Travelling abroad with your dog: A first timers guide

Travelling abroad with your dog: A first timers guide

It can be quite a daunting prospect not just driving to Europe, but also taking your dog. Our road trip to Switzerland was our very first time taking Poppy abroad and we spent hours trawling the internet before we left, trying to make sure we had all the information we needed. If you’d like to see our 2 week Switzerland itinerary, you’ll find it here.

Hopefully this quick guide is useful to have everything you need in one place to take your dog abroad with you.

This post was in collaboration with Eurotunnel – you can book tickets for your trip here.

BEFORE YOU TRAVEL

Animal Health Certificate

It’s worth starting to get organised with this with your vet well in advance (at least a month).The current process and requirements are:

  • Dog must be microchipped
  • Dog must have rabies vaccination at least 21 days prior to travel. This vaccination lasts 3 years before a booster is needed.
  • Dog must have valid animal health certificate. This is a new requirement since 1st January 2021 and pet passports are no longer valid. Your dog will require a new animal health certificate for each trip you take to Europe. The animal health certificate needs to be issued no more than 10 days before you travel and costs around £120. The most up to date information issued by the government can be found here.

TOTAL COST: £155 varies from vet to vet.

Be aware that you will need to visit a vet while you’re away to get a tapeworm treatment for your dog before returning to the UK. More on this further down.

How to get to France

If you’re thinking about taking your dog abroad, I’d highly recommend you do it by car. It’s pretty difficult (and expensive) to travel as a foot passenger with a dog.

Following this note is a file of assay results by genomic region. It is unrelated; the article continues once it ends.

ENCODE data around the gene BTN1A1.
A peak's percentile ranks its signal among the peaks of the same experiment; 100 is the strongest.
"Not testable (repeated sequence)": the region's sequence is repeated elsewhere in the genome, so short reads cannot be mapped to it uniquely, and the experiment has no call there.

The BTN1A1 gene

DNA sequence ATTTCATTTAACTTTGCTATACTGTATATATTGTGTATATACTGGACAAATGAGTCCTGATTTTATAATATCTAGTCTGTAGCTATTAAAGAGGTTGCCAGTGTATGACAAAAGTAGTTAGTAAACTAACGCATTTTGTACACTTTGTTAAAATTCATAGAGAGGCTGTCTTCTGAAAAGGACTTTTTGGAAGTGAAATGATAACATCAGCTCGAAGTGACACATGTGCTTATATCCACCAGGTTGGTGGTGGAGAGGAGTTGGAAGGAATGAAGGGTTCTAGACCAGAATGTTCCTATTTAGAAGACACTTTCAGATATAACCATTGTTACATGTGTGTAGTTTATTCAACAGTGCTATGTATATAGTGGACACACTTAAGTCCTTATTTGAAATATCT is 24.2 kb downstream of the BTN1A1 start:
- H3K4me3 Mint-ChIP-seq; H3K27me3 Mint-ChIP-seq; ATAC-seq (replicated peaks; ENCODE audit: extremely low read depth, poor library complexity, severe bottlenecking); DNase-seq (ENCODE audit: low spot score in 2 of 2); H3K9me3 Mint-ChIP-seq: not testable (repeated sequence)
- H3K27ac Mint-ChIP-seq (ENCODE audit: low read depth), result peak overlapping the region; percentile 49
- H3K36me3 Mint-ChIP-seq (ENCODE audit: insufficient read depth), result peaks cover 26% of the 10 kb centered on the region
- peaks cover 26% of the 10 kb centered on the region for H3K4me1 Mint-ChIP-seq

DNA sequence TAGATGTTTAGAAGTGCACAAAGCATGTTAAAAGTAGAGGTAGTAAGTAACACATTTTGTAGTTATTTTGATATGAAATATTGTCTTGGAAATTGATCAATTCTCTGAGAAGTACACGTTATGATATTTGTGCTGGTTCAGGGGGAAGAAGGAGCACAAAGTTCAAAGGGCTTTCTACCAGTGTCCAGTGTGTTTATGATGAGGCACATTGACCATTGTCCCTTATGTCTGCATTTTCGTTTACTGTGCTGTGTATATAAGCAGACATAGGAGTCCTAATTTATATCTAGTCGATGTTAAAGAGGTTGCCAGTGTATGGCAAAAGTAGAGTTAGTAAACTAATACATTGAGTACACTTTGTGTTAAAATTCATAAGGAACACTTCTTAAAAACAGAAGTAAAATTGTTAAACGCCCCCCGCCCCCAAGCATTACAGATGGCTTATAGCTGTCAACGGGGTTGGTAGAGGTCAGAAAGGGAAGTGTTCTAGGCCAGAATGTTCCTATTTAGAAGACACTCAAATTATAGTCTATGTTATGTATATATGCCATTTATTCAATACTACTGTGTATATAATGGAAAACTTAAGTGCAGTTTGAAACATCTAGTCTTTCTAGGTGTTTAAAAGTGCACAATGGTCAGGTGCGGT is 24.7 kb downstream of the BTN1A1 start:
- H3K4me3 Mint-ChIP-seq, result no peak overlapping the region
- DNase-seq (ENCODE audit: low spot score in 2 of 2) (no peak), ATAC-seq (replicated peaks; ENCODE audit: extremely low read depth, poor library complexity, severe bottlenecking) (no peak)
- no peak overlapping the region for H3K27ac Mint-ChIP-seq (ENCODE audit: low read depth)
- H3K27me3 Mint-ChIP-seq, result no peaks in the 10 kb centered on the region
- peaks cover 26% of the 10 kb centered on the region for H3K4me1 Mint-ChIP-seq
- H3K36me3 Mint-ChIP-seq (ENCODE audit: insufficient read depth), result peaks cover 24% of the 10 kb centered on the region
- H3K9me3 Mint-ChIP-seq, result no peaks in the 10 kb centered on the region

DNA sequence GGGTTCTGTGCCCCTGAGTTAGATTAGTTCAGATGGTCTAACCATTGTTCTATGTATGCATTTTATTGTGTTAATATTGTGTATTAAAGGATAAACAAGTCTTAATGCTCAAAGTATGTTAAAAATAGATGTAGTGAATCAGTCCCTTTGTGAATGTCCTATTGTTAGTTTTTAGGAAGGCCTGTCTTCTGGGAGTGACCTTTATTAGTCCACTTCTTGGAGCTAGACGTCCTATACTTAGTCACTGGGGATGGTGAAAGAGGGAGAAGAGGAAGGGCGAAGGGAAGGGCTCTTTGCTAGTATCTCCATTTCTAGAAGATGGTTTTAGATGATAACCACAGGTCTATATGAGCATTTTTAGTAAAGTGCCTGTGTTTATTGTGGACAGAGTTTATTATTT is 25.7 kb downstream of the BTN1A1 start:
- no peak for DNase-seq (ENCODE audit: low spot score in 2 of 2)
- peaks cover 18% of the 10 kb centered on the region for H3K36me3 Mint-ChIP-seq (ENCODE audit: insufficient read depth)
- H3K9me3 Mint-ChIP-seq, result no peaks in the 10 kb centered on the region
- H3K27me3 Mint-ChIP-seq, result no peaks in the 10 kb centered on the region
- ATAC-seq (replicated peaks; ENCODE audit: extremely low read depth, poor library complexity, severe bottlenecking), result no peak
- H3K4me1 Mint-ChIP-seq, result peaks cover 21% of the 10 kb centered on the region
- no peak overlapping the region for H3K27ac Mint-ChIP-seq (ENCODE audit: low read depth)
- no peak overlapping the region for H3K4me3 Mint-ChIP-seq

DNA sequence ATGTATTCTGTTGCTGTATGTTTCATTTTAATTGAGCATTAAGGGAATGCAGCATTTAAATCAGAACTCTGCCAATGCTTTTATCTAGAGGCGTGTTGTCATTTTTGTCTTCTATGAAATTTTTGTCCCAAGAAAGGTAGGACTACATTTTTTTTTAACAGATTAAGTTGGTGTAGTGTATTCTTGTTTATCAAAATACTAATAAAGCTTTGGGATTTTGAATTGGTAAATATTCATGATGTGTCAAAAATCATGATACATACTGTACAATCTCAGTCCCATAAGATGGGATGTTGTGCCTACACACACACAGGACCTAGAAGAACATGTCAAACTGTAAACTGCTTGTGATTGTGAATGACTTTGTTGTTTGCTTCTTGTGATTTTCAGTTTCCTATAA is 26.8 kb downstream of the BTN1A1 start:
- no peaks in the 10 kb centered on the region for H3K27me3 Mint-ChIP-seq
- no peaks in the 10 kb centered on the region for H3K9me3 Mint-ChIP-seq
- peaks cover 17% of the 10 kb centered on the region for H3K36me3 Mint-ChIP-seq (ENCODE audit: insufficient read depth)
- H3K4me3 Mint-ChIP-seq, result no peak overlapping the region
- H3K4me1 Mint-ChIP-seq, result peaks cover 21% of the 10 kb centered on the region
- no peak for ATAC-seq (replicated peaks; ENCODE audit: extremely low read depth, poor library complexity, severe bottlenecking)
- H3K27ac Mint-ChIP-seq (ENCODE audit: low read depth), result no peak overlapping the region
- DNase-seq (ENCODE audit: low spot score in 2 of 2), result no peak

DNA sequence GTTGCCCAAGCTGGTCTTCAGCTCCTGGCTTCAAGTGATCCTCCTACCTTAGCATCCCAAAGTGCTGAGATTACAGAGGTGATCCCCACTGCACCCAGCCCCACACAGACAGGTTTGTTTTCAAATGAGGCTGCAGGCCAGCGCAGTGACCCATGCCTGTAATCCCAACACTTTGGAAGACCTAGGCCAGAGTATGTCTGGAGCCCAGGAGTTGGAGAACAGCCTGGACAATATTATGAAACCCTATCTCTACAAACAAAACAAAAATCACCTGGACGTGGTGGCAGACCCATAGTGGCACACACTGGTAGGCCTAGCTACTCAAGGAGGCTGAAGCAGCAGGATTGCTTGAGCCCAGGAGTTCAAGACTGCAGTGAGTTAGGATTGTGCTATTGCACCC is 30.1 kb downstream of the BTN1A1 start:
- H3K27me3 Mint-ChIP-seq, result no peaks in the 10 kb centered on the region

By far the quickest and easiest way of getting to France is by Eurotunnel. It’s the only way to cross the Channel that allows you to stay in the car with your dog for the whole journey, and even better it only takes 35 minutes!

On your outbound journey to France, you’ll just need to take your dog to the Pet Reception located at the entrance of the Passenger Terminal Building to have their paperwork checked. It’s really well signposted so just follow the signs! Once they’re checked in, you can pop over to the brilliant pet exercise area, complete with agility course, poo bags/bins and water. We were so impressed with this and it was a great spot for Poppy to have a leg stretch before boarding our train.

Get your car France-ready

France has some quite particular requirements for travelling in the country and it’s worth making sure you have all of the below items before you travel. French police are notorious for stopping foreign cars and slapping you with a hefty fine if you’re not carrying these items!

  • Breathalysers (NF approved)
  • Hi-vis jackets/vests for each passenger in the vehicle
  • Headlamp deflectors
  • Torch
  • First aid kit
  • Safety triangle
  • UK car sticker (unless your number plate already has UK on it). 

Get your dog used to the car for longer periods of time